We really was surprised by the quality and a breath of this antique sale. This is a sample of what we found out there:
Butler 1895 Antique Secretary Desk
An 1895 era secretary desk with a bookcase top was often called a “Butler’s” desk, used by the head of a household staff for book keeping.
Solid walnut, hand carved detailing and panels are exquisite. This English hand made furniture has warm antique patina,
Vintage Cirera Moser Roy Blown Glass Enameled Cruet Spain Signed Cirera
Hand enameled blown glass cruet signed Cirera .8 inches tall and in excellent condition. Bright and clear. No damage,cracks flea bites,fading. I have included some interesting info from the internet about Cirera and similair artistes
1.The signature, commonly referred to as “Cire”, is actually Cirera
2. There is no provable link between Moser and the Cirera/Royo signatures
3. An New York City importer (Ardalt) was selling similar glassware in the 1960’s but have since gone out of business
4. The Gordiola glassworks made Royo-signed items
5. Some Royo and Cirera pieces are similar in design and shape
6. No cruets (with the bird stoppers) have been found with the Royo signature – they are all signed Cirera
7. The quality of the decoration on the pieces varies significantly
8. Spanish antique dealers attribute the signature “Cirera” to a Catalan artist whose full name is Genis Cirera Cassanovas (b1890 in Badalona – d 1970 in Barcelona)
9. Pieces signed “Royo” have been found, which are dated after the death of Genis Cirera
10. Gordiola say that Royo is a Catalan artist
11. Work signed Cirera commands high prices in Spain
12. Both Royo and Cirera are linked to another Spanish glass artist, namely Angel Segura Sole
13. The Royo signature also appears on ceramics
We found Red Wing Vases M 1461
“The Rochester” Lamp
Edward Miller commenced business in Meriden, Connecticut in the 1840’s making and selling camphene and burning fluid burners. By the 1860’s, Edward Miller had become an effective manufacturer and marketer in the kerosene lamp business.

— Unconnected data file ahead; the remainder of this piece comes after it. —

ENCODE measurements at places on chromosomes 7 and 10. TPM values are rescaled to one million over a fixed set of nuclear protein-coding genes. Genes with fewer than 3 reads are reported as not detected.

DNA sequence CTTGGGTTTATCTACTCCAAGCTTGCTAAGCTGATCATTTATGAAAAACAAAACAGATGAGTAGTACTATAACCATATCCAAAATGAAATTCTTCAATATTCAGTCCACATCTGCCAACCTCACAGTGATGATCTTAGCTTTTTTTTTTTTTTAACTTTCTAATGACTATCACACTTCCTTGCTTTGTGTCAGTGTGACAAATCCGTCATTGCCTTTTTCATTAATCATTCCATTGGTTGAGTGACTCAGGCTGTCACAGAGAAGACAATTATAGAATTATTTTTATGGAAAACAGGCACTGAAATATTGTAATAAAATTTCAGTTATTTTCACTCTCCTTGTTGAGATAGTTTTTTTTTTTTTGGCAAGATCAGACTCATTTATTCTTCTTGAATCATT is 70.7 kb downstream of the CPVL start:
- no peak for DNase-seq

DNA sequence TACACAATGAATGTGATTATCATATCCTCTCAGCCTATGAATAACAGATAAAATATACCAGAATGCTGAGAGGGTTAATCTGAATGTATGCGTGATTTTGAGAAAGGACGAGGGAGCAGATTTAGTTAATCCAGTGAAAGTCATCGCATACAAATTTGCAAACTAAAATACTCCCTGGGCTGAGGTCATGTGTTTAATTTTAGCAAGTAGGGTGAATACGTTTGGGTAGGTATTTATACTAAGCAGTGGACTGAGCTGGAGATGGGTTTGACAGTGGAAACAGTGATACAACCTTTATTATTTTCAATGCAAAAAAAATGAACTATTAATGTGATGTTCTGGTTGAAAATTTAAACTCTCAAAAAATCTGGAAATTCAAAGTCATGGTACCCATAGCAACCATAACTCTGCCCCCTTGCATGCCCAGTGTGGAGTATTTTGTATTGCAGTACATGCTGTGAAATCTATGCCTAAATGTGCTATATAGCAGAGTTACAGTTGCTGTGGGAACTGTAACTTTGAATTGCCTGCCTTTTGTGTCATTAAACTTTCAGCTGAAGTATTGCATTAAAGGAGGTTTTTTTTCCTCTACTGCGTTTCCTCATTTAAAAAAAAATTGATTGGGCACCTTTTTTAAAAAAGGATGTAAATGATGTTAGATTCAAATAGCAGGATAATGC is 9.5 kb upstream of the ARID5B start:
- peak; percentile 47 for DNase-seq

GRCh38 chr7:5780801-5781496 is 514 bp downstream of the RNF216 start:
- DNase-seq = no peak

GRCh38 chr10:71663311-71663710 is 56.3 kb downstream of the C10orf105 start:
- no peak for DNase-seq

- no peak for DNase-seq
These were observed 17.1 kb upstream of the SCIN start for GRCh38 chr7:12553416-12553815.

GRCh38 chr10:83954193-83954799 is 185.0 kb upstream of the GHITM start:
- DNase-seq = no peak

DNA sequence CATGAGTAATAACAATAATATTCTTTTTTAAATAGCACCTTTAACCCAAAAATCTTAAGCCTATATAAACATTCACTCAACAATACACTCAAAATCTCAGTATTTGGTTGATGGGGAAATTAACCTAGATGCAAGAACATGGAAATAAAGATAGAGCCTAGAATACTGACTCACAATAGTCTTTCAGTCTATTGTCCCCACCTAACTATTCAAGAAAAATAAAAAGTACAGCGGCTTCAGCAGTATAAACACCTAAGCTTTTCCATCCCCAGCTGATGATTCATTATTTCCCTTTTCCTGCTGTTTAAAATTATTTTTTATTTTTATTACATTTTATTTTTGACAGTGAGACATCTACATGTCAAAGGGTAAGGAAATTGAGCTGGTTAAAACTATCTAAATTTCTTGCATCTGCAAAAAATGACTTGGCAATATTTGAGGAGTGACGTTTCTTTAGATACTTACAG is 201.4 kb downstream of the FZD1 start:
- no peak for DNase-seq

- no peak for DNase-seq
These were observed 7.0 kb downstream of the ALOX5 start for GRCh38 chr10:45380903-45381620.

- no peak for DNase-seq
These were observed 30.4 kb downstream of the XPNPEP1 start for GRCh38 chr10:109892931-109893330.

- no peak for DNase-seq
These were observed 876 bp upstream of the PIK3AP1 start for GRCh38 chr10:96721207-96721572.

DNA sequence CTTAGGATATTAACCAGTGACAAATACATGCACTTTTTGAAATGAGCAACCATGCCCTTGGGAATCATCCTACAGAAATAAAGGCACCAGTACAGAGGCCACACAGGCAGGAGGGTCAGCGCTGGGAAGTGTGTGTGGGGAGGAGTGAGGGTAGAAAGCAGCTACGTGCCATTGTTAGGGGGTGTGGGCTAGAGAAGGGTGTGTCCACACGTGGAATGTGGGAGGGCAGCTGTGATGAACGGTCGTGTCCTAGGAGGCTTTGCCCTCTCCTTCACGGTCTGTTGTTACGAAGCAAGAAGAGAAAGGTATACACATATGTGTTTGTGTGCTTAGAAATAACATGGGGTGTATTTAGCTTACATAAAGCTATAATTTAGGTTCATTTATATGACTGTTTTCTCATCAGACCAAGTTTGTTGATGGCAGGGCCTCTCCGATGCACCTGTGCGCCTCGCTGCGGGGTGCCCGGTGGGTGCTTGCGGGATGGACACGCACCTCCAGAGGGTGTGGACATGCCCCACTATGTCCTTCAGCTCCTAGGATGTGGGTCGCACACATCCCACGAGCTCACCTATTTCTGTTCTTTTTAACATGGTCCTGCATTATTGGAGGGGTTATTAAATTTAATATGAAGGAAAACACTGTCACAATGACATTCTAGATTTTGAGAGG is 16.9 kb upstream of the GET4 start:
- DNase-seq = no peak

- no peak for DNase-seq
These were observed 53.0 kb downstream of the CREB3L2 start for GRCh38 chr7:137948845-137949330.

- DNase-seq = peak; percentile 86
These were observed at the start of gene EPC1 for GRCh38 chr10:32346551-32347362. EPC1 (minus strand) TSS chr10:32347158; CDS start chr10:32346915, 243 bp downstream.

In 1845 Edward Miller took over the business of Horatio N. Howard which was then making screws, candle holders, candle stick springs, as well as lamps that burned whale oil and a variety of burning fluids. He faced a number of initial obstacles: poor facilities, lack of raw materials and primitive manufacturing methods. Miller overcame these challenges and eventually moved into better quarters, and introduced steam power into the plant which increased production. Disaster struck in 1857 when fire destroyed the shop, but it was quickly rebuilt and business continued to expand and prosper.
When oil was discovered in 1859, kerosene became a safe and affordable lamp fuel. Miller was quick to seize the initiative seeing the need for burners for the new fuel. In 1866, Miller formed a joint stock company and reorganized under the name of Edward Miller & Co (E M & Co). The manufacturing capacity was immediately increased and in 1868, Miller constructed a brass rolling mill to keep up with his company’s demand for brass and to ensure a more consistent quality of product than he could count on from his suppliers. It became a major division of the corporation.
Starting around 1884 through 1892, Edward Miller & Company manufactured the “ROCHESTER” line of lamps for The Rochester Lamp Company which explains their close similarity with his own ‘Miller’ lamps. Edward Miller produced, according to the catalogue, 2000 designs of kerosene lamps, and in every manner – table lamps, hanging store lamps, hanging library lamps, hall lamps, bracket lamps, night lamps, and more. After 1892 Miller lost the contract to manufacture the lamps for The Rochester Lamp Company, whose lamps were then branded “New Rochester” to distinguish them from the former.